I have often claimed here (and elsewhere) that economics is not a science, but a kind of theology. Economists do not set out to discover truths by studying reality. Rather they make a bunch of assumptions -- none of which are, you know, true -- and then spin out a fantasy world from the assumptions. The purpose is to tell us how we ought to behave, in particular why we should tolerate the injustices of the present day as the proper state of nature. The Free Market™, in particular, is entirely fictitious -- an elaborate delusion that never has existed and never could exist.
This somewhat arcane essay by David Graeber on the origin of money is entertaining, and concludes with the eloquence of Thoreau:
At this point, it’s easier to understand why economists feel so defensive about challenges to the Myth of Barter, and why they keep telling the same old story even though most of them know it isn’t true. If what they are really describing is not how we ‘naturally’ behave but rather how we are taught to behave by the market—well who, nowadays, is doing most of the actual teaching? Primarily, economists. The question of barter cuts to the heart of not only what an economy is—most economists still insist that an economy is essentially a vast barter system, with money a mere tool (a position all the more peculiar now that the majority of economic transactions in the world have come to consist of playing around with money in one form or another) —but also, the very status of economics: is it a science that describes of how humans actually behave, or prescriptive, a way of informing them how they should? (Remember, sciences generate hypothesis about the world that can be tested against the evidence and changed or abandoned if they don’t prove to predict what’s empirically there.)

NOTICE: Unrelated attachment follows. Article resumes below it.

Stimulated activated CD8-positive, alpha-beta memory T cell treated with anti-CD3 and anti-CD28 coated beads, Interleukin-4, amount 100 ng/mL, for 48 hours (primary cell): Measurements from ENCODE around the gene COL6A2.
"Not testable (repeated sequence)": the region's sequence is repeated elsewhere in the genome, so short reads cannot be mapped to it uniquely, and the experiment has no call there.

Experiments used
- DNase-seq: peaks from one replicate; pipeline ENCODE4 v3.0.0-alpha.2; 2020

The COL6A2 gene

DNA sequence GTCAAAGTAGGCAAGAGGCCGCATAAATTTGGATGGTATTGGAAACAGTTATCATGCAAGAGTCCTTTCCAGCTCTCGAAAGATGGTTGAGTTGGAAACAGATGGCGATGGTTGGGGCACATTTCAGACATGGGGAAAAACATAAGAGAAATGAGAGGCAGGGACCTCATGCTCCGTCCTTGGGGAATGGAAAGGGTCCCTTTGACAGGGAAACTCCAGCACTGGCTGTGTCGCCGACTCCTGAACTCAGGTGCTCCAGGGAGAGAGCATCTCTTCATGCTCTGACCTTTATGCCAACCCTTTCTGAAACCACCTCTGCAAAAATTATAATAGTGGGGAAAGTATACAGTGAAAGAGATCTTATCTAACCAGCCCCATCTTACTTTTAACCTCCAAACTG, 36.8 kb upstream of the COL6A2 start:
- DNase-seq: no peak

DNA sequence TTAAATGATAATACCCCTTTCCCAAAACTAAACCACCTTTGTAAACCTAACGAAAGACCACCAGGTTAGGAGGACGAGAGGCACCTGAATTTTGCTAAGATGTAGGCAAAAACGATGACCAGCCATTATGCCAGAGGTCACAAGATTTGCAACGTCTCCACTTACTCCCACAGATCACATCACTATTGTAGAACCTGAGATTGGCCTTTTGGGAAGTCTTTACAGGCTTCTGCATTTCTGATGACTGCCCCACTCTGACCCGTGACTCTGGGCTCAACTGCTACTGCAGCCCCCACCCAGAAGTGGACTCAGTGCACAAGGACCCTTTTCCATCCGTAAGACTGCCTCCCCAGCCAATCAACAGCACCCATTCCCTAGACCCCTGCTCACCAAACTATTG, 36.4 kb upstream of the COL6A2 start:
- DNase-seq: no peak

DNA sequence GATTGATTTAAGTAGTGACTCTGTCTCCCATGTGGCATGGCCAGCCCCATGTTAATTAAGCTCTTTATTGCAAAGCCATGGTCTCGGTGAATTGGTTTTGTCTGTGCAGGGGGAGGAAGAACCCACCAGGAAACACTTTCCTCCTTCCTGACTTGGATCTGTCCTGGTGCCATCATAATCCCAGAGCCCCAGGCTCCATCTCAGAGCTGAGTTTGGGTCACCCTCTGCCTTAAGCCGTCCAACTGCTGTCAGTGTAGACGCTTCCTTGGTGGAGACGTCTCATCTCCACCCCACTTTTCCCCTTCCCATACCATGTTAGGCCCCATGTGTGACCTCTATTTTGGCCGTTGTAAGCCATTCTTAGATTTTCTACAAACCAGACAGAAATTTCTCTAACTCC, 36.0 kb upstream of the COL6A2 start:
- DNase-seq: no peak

Or is economics instead a technique of operating within a world that economists themselves have largely created? Or is it, as it appears for so many of the Austrians, a kind of faith, a revealed Truth embodied in the words of great prophets (such as Von Mises) who must, by definition be correct, and whose theories must be defended whatever empirical reality throws at them—even to the extent of generating imaginary unknown periods of history where something like what was originally described ‘must have’ taken place?